2. Different items investigating the same set of attributes form equivalence classes. It is then useful to choose the items that relate better with the investigated attributes.
  3. Attributes not investigated by any item necessitate the construction of new ad hoc items to investigate them.
  4. Some items present problems with phrasing, construction, or validity.

The resulting formal context is the starting point for the construction of the clinical structure and the structure is the reference point for the adaptive algorithm calibration of FPA (the description of which goes beyond the aims of the present paper).

Results

The clinical context is the first result presented. Therefore, from Table 2, it can be seen that the first key result is that we were able to get 30 equivalent classes collecting the same information redundantly investigated by the initial 266 items. Conditions 1, 2, and 4, described in the previous section, allowed us to group many questions repeated with different words, in the various self-report questionnaires consulted; some items were eliminated since they did not investigate any of the selected attributes; the two professionals excluded others because of problems with their phrasing (double sentences, fuzzy adverbs). Through these procedures, we were able to get a much more malleable matrix with 30 equivalent classes covering all the identified diagnostic criteria.

thumbnail
Table 2. The clinical context containing the thirty items and the twenty attributes.

https://doi.org/10.1371/journal.pone.0122131.t002

None of the explored questionnaires could cover all the attributes for depression alone, however. BDI-II does not provide information concerning Beck’s negative view of the world and learned helplessness. In SDS, there are no items investigating psychomotor retardation, possible feelings of guilt, possible suicidal attempts, or thoughts and learned helplessness. Some symptoms are part of the diagnostic criteria of the DSM-5 and, despite their obvious importance, are not considered. Even in RDI, some of the attributes derived from the DSM-5 are not investigated: weight modifications, the decrease in sexual interest and pleasure, psychomotor retardation, ideas and possible suicidal attempts and learned helplessness. While PVP was built to create an ad hoc self-report questionnaire for depression investigating all DSM diagnostic criteria, it does not take into account negative view of the world, negative expectation for the future, or learned helplessness. The only attribute missing in CRS is indecision. SAD does not take into account psychomotor retardation and suicidal ideation or attempts. Finally, the CES-D does not investigate decreased interest in sex, change in weight, indecision, recurrent thoughts of death, suicidal ideation or attempts or irritability.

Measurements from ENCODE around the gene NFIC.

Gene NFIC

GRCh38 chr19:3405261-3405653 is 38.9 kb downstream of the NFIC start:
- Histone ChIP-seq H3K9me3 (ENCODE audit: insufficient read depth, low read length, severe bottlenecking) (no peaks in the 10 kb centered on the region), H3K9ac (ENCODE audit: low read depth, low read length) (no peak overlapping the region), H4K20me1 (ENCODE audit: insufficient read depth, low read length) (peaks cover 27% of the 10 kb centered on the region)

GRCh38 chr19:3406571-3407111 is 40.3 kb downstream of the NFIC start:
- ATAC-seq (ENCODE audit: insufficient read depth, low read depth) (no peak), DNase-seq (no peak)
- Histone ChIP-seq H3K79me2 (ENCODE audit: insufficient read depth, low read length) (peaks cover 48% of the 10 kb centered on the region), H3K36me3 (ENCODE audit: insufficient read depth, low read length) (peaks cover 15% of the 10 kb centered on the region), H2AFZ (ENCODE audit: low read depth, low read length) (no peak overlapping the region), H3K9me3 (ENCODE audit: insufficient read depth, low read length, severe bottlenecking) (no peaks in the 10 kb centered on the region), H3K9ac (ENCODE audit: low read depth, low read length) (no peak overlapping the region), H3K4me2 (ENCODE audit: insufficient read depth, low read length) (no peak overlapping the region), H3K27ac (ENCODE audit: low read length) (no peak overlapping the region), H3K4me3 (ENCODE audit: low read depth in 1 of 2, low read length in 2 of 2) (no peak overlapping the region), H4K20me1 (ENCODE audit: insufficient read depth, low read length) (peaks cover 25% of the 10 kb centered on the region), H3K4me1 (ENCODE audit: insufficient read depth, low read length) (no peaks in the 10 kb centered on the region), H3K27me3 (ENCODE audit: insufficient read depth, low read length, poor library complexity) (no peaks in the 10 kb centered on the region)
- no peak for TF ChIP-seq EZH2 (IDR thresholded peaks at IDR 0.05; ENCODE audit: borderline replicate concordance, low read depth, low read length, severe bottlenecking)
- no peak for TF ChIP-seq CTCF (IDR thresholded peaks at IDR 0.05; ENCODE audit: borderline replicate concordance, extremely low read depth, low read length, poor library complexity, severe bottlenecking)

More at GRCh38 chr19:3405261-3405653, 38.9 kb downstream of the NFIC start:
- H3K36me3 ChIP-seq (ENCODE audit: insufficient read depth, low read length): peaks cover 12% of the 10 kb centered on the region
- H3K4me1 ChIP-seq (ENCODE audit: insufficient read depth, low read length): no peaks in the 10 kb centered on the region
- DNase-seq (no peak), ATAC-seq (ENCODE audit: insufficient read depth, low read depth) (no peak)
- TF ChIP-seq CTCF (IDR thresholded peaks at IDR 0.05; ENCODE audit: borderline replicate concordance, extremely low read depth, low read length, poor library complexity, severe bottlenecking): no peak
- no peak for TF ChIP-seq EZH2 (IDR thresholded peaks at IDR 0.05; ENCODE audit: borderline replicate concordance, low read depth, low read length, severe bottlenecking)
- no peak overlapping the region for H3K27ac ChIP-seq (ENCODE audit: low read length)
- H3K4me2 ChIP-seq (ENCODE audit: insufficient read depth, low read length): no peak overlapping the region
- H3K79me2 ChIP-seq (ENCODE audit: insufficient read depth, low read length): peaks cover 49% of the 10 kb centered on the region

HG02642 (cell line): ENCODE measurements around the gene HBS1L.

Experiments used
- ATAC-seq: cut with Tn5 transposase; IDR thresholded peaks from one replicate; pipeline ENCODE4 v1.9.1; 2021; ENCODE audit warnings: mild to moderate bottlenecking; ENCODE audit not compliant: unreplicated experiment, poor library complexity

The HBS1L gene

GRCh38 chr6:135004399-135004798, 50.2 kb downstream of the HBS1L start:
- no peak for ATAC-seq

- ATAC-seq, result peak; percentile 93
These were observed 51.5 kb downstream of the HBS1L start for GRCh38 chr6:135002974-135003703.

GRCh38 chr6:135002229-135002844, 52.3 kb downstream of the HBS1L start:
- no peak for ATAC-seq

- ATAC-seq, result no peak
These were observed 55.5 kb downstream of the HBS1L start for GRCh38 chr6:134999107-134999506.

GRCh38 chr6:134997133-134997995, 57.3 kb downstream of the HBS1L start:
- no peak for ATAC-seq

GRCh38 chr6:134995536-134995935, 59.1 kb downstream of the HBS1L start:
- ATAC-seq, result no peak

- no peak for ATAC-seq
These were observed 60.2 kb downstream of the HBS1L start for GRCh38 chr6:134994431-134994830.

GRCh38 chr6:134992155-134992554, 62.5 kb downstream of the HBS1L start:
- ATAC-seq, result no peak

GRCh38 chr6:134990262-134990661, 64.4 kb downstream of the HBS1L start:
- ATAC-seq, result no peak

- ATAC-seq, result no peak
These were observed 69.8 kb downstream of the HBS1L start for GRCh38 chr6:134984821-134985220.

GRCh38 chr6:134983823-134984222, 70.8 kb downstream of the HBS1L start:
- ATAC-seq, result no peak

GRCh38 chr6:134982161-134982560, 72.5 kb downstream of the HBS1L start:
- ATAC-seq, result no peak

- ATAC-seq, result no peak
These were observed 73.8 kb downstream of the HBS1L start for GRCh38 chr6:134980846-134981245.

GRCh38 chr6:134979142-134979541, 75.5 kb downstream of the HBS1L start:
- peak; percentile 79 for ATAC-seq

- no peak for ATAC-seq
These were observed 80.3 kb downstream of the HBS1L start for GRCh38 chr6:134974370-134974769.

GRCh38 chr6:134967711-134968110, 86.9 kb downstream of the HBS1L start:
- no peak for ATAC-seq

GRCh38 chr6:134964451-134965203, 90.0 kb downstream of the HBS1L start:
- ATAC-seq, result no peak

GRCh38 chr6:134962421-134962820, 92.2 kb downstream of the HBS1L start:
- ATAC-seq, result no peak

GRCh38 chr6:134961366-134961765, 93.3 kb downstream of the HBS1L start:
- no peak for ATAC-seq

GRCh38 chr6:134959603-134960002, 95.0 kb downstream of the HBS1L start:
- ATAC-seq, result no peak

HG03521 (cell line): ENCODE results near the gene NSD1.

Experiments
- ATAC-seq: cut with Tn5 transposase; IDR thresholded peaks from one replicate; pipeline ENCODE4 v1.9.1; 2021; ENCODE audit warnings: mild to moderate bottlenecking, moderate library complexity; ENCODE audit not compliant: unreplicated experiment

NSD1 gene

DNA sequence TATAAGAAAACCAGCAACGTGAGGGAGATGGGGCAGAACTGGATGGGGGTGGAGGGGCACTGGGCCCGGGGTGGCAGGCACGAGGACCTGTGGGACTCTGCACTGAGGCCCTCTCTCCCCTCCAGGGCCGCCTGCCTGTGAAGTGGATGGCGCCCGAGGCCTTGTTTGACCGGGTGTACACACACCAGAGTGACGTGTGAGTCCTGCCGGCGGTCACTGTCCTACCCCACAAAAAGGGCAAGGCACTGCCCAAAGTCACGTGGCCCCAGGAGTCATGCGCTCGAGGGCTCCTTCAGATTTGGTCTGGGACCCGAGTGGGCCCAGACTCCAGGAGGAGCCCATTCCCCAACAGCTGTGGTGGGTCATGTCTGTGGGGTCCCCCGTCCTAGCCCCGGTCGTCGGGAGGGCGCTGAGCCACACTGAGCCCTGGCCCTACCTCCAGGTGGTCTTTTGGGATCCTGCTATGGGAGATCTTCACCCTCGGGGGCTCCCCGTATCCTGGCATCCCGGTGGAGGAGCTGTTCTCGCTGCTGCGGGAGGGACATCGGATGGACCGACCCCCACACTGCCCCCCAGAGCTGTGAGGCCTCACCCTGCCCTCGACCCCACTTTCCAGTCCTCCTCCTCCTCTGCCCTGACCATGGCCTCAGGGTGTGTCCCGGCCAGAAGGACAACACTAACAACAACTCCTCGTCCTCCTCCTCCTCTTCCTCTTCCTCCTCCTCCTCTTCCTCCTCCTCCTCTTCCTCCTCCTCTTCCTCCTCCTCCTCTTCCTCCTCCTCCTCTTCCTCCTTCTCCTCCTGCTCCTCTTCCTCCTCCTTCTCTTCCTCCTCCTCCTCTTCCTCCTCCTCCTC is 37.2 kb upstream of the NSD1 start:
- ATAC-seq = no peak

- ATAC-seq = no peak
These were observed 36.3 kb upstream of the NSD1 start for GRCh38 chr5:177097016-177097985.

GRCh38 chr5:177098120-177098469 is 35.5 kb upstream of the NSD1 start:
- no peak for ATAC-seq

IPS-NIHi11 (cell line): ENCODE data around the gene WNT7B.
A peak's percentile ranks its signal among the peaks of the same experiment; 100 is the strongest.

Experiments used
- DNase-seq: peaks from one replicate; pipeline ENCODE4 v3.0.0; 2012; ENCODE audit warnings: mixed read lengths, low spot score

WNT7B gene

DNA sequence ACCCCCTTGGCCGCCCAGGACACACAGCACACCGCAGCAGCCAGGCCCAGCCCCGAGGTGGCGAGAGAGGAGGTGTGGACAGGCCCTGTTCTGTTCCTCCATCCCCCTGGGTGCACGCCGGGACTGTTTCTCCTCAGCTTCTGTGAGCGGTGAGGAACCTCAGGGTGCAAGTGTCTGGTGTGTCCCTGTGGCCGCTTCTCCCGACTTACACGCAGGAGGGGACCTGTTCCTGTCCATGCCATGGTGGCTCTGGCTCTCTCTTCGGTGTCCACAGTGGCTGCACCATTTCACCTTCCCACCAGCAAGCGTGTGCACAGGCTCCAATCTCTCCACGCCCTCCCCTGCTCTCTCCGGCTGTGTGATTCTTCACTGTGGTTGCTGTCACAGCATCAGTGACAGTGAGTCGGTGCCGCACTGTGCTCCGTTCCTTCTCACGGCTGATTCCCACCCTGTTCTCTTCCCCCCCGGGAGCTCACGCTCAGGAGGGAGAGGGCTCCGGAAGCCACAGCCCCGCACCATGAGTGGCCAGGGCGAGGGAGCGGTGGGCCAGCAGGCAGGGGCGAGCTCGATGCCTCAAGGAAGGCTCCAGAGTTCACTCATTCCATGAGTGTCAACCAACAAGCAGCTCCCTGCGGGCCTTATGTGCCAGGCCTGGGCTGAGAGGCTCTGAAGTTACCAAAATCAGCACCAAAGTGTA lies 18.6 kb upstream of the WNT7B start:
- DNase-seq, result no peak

Another interesting result of the application of FPA to the set of items was the identification of several items with methodological problems such as double phrases (“I’m depressed” or “I often want to cry”), fuzzy adverbs (“my life is pretty full”), or problems with content validity (item CRS.40: “I got sick because of the bad weather we have been having”).